part. On the basis of this very insightful and clear-thinking contribution to both Trollope Studies and Irish Studies, perhaps Trollopes contemporary relevance will be pursued further.
Jarlath Killeen, Notes and Queries||His book continues and, perhaps, crowns a historiographical tradition of writing about Trollope and Ireland, of which Owen Dudley Edwards and R.F. Foster are arguably the most important representatives ... McCourt's significant contribution to Trollope scholarship will thus be a standard in discussions about Trollope and Ireland in the years to come. Perhaps most importantly, it should once and for all force scholars to give Trollope's novels the prominent place in

the history of Irish literature that they deserve.
Frederik Van Dam, Breac: A Digital Journal of Irish Studies||The picture of Trollope that emerges from McCourt's book may seem familiar at first sight, but the level of detail with which it is dealt with serves to upset many cherished beliefs, challenging ingrained prejudices about Trollope's Englishness as well as complicating recent claims about his progressive credentials. McCourt's significant contribution to Trollope scholarship will thus be a standard in discussions about Trollope and Ireland in the years to come.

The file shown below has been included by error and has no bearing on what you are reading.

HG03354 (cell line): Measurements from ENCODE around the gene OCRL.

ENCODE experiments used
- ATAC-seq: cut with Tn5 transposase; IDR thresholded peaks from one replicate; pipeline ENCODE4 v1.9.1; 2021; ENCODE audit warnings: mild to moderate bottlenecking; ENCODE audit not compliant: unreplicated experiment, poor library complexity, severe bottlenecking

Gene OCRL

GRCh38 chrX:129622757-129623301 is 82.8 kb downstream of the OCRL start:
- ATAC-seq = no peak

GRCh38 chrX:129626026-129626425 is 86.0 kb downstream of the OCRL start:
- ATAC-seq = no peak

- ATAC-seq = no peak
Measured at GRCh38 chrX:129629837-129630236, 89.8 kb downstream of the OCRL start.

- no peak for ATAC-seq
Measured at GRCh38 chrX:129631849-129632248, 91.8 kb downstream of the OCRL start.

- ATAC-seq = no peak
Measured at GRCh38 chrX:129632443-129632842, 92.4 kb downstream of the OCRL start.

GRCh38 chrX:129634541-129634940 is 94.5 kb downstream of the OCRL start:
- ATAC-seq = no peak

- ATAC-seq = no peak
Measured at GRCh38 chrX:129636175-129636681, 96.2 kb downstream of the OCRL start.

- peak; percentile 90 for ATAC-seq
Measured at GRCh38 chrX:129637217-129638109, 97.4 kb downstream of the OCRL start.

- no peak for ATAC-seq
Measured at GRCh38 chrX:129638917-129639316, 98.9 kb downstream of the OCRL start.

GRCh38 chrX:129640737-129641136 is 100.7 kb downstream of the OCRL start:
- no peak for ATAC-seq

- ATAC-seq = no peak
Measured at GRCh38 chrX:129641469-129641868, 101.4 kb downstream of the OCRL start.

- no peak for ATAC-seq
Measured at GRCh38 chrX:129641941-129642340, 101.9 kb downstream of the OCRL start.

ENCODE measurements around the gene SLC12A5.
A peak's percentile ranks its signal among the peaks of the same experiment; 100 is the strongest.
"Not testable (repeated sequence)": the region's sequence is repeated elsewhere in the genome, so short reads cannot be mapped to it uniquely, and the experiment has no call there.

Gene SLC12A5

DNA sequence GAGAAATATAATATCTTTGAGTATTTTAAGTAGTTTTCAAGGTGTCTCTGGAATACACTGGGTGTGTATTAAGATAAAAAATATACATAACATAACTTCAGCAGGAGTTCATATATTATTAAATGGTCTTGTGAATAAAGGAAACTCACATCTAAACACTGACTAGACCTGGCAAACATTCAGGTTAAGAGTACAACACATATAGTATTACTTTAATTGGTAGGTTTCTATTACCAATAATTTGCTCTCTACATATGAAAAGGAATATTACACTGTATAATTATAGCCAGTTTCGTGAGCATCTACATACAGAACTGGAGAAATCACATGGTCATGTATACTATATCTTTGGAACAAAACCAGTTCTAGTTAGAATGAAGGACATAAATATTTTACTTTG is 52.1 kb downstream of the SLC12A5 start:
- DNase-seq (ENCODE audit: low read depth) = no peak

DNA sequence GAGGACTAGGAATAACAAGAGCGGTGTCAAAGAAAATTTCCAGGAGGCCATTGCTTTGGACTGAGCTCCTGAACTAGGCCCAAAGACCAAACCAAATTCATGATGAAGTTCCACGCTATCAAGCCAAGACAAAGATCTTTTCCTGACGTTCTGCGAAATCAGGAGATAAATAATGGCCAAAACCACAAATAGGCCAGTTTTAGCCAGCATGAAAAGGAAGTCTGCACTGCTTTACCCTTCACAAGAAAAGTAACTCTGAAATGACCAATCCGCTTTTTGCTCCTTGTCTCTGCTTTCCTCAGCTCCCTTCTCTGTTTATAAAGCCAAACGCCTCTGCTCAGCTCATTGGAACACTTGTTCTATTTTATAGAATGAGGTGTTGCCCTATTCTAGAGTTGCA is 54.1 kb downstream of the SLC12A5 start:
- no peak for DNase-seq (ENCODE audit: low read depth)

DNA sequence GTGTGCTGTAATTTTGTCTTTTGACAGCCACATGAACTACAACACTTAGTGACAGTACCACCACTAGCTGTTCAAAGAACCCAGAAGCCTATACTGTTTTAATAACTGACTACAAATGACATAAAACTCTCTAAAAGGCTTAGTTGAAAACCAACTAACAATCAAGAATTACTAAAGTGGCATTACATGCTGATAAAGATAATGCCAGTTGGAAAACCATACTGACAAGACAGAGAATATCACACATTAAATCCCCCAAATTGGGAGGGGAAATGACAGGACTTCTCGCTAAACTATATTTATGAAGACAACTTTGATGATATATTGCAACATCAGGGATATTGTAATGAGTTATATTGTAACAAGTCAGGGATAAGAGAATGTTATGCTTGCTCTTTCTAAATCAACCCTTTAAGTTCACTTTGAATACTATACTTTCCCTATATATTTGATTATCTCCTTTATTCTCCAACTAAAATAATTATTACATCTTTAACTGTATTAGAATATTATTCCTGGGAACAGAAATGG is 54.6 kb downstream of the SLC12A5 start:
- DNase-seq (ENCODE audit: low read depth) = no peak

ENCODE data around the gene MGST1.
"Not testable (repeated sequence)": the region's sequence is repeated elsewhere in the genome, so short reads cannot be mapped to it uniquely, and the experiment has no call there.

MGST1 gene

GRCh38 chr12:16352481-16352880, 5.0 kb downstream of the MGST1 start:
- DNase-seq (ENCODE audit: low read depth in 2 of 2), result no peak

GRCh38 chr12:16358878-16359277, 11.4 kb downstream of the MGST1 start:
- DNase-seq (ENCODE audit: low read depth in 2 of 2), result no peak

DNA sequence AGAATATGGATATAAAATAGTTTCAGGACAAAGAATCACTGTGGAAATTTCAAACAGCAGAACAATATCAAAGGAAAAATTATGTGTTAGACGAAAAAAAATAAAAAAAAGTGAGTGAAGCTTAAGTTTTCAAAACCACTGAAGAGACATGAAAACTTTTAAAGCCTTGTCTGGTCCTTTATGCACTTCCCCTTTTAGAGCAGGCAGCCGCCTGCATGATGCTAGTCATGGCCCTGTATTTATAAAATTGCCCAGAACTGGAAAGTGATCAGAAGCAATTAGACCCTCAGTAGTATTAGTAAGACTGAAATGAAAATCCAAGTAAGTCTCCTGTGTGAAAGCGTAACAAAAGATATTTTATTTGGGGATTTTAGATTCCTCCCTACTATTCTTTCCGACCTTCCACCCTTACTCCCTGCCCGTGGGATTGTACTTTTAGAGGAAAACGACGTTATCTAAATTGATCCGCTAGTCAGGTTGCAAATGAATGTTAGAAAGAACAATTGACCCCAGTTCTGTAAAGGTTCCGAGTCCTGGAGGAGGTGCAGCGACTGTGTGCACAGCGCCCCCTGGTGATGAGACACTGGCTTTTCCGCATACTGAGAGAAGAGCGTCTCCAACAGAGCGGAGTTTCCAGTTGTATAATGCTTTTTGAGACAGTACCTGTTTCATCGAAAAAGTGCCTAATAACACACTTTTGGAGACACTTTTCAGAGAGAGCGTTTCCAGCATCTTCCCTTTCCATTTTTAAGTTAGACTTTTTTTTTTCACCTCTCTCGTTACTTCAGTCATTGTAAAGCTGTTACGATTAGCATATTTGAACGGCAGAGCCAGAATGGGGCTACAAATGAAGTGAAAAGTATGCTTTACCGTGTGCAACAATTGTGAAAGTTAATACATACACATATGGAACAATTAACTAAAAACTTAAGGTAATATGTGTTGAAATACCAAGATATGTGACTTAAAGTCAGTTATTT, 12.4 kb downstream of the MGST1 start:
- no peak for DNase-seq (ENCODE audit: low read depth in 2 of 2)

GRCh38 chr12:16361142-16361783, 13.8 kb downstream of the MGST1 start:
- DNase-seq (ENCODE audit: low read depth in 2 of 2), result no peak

Perhaps most importantly, it should once and for all force scholars to give Trollope's novels the prominent place in the history of Irish literature that they deserve.
Frederik Van Dam, Breac||McCourt gives us a fascinating re-reading of these scorned early novels ... highly persuasive ... [he] provides a fascinating exploration of a voice neglected in the canon of 19th century Irish writing because Trollope is an outsider. But his early books, especially, are the works of an outsider more familiar with daily life across the island than many of his Irish contemporaries were.